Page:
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The term "evangelical" is used to describe a particular set of Christian beliefs, and is generally considered orthogonal to denominations - you could get, for example, evangelical Anglicans and non-evangelical Anglicans. I've also heard the term used (or at least implied) of Christians from past centuries who ascribe to those same beliefs. For example, I'm not sure if the likes of Spurgeon or Wesley would have called themselves "Evangelical", but they are often spoken of in those terms.

When did the particular set of beliefs currently referred to as "evangelicalism" gain that name, and what was the historic context that required the distinction?

  • Would the Reformers (Luther, Knox, Calvin) be regarded as 'evangelicals' ? – Nigel J Feb 9 at 13:39
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    Probably not, in the same way that Protestants don't call Paul a Protestant even though they believe he taught what they believe. They are both terms with historical contexts and it's anachronistic to apply them before those contexts. – curiousdannii Feb 9 at 13:51
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    @NigelJ I suspect if asked directly, most people would say no, but I feel like it's subtly implied. I've certainly heard phrases like "evangelicals throughout history" which, in context, were clearly intended to include both the reformers and the early church. – Korosia Feb 9 at 14:06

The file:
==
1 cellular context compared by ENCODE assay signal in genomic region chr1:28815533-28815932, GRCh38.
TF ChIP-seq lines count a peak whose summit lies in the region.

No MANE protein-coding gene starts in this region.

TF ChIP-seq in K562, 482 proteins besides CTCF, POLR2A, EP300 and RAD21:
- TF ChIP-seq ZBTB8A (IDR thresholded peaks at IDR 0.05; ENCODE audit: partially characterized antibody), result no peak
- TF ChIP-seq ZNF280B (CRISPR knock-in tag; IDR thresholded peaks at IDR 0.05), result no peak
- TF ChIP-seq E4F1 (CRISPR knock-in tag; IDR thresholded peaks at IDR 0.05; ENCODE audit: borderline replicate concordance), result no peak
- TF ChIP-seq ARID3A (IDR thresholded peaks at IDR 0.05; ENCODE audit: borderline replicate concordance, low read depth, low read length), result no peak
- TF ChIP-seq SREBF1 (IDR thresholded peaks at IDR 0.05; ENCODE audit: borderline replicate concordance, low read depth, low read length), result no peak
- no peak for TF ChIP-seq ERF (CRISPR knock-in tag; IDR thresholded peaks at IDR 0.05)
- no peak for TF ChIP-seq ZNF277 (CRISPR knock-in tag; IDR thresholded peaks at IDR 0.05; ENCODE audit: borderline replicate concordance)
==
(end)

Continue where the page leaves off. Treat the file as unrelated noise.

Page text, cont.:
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    Wikipedia's article on Evangelicalism has a discussion of this in its second paragraph. Are you looking for additional information? – Matt Gutting Feb 9 at 18:07
  • Somehow it seems I'd missed that. It seems to give a good overview of the historic context that caused the movement. I would be interested in seeing if we know the specific person/group that invented the term "evangelical", and why they chose that. – Korosia Feb 9 at 18:25
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Having done some more research, the Wikipedia article on Evangelicalism and this overview by the Gospel Coalition suggest the following timeline for the term coming into use:

1500s: Protestant reforms use the word "evangelical" in its literal meaning: the greek word meaning "gospel". This was to emphasise their message based on what they saw in the Bible.

1600s: In the wake of the reformation, a number of different movement appeared across Europe, such as Pietism and Calvinism, each emphasising different aspects of the reformation.

1700s: British and American reformers start to combine elements from all these different movements into movement, and take on the word "evangelical" that was used by the original reformers. In part, this movement was motivated by a renewed assurance in their faith, and in part a natural outcome of the changes happening in wider society.

I suspect this brushes over much of the historical nuance, but appears to serve as a general overview.

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